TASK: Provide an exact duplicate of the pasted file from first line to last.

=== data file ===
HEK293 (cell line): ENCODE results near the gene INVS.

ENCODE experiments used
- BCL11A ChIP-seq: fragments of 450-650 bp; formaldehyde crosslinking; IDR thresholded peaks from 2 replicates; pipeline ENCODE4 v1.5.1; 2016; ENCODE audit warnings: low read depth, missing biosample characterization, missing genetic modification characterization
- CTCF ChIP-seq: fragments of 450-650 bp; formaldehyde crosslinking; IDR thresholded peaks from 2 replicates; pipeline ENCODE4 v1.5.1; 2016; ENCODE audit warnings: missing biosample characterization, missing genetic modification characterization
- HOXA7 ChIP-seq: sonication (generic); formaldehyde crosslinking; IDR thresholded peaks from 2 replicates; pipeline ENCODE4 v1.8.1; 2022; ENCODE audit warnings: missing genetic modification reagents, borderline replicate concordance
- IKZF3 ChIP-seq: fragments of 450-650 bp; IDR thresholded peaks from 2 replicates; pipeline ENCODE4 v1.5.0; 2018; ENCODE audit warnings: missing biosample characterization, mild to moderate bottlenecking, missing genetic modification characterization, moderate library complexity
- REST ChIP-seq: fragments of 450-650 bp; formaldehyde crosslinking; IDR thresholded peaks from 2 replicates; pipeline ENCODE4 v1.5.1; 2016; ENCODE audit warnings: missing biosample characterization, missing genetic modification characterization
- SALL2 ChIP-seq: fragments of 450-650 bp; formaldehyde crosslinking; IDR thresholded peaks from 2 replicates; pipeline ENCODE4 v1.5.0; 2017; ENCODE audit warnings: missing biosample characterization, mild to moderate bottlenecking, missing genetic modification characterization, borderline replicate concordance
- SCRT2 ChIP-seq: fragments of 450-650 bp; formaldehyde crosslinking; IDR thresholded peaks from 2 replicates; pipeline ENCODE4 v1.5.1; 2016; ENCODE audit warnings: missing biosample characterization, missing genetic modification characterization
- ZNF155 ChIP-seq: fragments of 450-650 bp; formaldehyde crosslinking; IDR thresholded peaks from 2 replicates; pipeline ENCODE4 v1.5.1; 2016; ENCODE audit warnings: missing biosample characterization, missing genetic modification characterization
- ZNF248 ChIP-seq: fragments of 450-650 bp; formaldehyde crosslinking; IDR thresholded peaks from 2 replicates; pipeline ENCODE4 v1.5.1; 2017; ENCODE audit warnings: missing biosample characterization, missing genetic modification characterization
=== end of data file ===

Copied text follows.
HEK293 (cell line): ENCODE results near the gene INVS.

ENCODE experiments used
- BCL11A ChIP-seq: fragments of 450-650 bp; formaldehyde crosslinking; IDR thresholded peaks from 2 replicates; pipeline ENCODE4 v1.5.1; 2016; ENCODE audit warnings: low read depth, missing biosample characterization, missing genetic modification characterization
- CTCF ChIP-seq: fragments of 450-650 bp; formaldehyde crosslinking; IDR thresholded peaks from 2 replicates; pipeline ENCODE4 v1.5.1; 2016; ENCODE audit warnings: missing biosample characterization, missing genetic modification characterization
- HOXA7 ChIP-seq: sonication (generic); formaldehyde crosslinking; IDR thresholded peaks from 2 replicates; pipeline ENCODE4 v1.8.1; 2022; ENCODE audit warnings: missing genetic modification reagents, borderline replicate concordance
- IKZF3 ChIP-seq: fragments of 450-650 bp; IDR thresholded peaks from 2 replicates; pipeline ENCODE4 v1.5.0; 2018; ENCODE audit warnings: missing biosample characterization, mild to moderate bottlenecking, missing genetic modification characterization, moderate library complexity
- REST ChIP-seq: fragments of 450-650 bp; formaldehyde crosslinking; IDR thresholded peaks from 2 replicates; pipeline ENCODE4 v1.5.1; 2016; ENCODE audit warnings: missing biosample characterization, missing genetic modification characterization
- SALL2 ChIP-seq: fragments of 450-650 bp; formaldehyde crosslinking; IDR thresholded peaks from 2 replicates; pipeline ENCODE4 v1.5.0; 2017; ENCODE audit warnings: missing biosample characterization, mild to moderate bottlenecking, missing genetic modification characterization, borderline replicate concordance
- SCRT2 ChIP-seq: fragments of 450-650 bp; formaldehyde crosslinking; IDR thresholded peaks from 2 replicates; pipeline ENCODE4 v1.5.1; 2016; ENCODE audit warnings: missing biosample characterization, missing genetic modification characterization
- ZNF155 ChIP-seq: fragments of 450-650 bp; formaldehyde crosslinking; IDR thresholded peaks from 2 replicates; pipeline ENCODE4 v1.5.1; 2016; ENCODE audit warnings: missing biosample characterization, missing genetic modification characterization
- ZNF248 ChIP-seq: fragments of 450-650 bp; formaldehyde crosslinking; IDR thresholded peaks from 2 replicates; pipeline ENCODE4 v1.5.1; 2017; ENCODE audit warnings: missing biosample characterization, missing genetic modification characterization